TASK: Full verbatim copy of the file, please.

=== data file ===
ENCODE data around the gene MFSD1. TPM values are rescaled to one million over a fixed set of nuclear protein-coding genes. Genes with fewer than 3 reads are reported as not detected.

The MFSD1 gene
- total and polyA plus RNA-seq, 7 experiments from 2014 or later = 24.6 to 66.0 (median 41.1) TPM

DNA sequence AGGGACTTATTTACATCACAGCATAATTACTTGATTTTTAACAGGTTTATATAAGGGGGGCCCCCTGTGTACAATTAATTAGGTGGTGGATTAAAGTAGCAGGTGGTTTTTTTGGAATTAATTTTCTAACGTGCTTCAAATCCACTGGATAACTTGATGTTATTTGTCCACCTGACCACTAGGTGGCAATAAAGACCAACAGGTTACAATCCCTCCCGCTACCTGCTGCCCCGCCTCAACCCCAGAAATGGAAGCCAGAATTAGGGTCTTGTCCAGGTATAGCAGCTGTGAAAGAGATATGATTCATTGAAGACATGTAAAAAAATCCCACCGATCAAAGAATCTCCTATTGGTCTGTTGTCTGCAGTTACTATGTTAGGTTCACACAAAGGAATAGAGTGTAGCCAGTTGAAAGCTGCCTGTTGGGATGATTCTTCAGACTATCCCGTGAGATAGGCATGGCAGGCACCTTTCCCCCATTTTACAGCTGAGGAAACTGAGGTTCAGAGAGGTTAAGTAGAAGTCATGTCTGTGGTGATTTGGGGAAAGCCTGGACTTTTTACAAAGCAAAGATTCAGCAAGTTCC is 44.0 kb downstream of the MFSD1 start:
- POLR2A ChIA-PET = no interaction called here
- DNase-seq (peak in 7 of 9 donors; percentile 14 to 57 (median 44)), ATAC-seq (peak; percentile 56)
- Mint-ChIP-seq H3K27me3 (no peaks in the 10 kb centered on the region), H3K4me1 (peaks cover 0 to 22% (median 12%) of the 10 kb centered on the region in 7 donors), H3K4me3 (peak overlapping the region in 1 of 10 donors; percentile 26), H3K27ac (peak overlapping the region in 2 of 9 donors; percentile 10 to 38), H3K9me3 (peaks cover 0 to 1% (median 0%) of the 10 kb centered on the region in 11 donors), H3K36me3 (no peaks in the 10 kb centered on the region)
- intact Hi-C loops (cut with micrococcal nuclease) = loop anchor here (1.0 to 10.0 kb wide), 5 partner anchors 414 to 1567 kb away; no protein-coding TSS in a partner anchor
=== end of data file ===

ENCODE data around the gene MFSD1. TPM values are rescaled to one million over a fixed set of nuclear protein-coding genes. Genes with fewer than 3 reads are reported as not detected.

The MFSD1 gene
- total and polyA plus RNA-seq, 7 experiments from 2014 or later = 24.6 to 66.0 (median 41.1) TPM

DNA sequence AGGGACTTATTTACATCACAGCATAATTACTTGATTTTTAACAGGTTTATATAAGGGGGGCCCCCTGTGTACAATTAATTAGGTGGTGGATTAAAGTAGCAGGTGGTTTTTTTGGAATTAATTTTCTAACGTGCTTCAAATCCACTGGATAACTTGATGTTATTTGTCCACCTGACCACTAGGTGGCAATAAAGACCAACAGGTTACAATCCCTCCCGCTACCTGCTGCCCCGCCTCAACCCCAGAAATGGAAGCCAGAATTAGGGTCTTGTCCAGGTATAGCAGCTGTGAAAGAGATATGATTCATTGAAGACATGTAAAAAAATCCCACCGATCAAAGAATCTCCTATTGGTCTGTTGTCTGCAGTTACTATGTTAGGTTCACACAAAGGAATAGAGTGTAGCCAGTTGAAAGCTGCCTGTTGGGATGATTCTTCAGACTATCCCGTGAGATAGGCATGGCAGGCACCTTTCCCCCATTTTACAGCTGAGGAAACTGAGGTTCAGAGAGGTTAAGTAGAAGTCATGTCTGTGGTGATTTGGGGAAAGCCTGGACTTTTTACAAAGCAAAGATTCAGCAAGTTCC is 44.0 kb downstream of the MFSD1 start:
- POLR2A ChIA-PET = no interaction called here
- DNase-seq (peak in 7 of 9 donors; percentile 14 to 57 (median 44)), ATAC-seq (peak; percentile 56)
- Mint-ChIP-seq H3K27me3 (no peaks in the 10 kb centered on the region), H3K4me1 (peaks cover 0 to 22% (median 12%) of the 10 kb centered on the region in 7 donors), H3K4me3 (peak overlapping the region in 1 of 10 donors; percentile 26), H3K27ac (peak overlapping the region in 2 of 9 donors; percentile 10 to 38), H3K9me3 (peaks cover 0 to 1% (median 0%) of the 10 kb centered on the region in 11 donors), H3K36me3 (no peaks in the 10 kb centered on the region)
- intact Hi-C loops (cut with micrococcal nuclease) = loop anchor here (1.0 to 10.0 kb wide), 5 partner anchors 414 to 1567 kb away; no protein-coding TSS in a partner anchor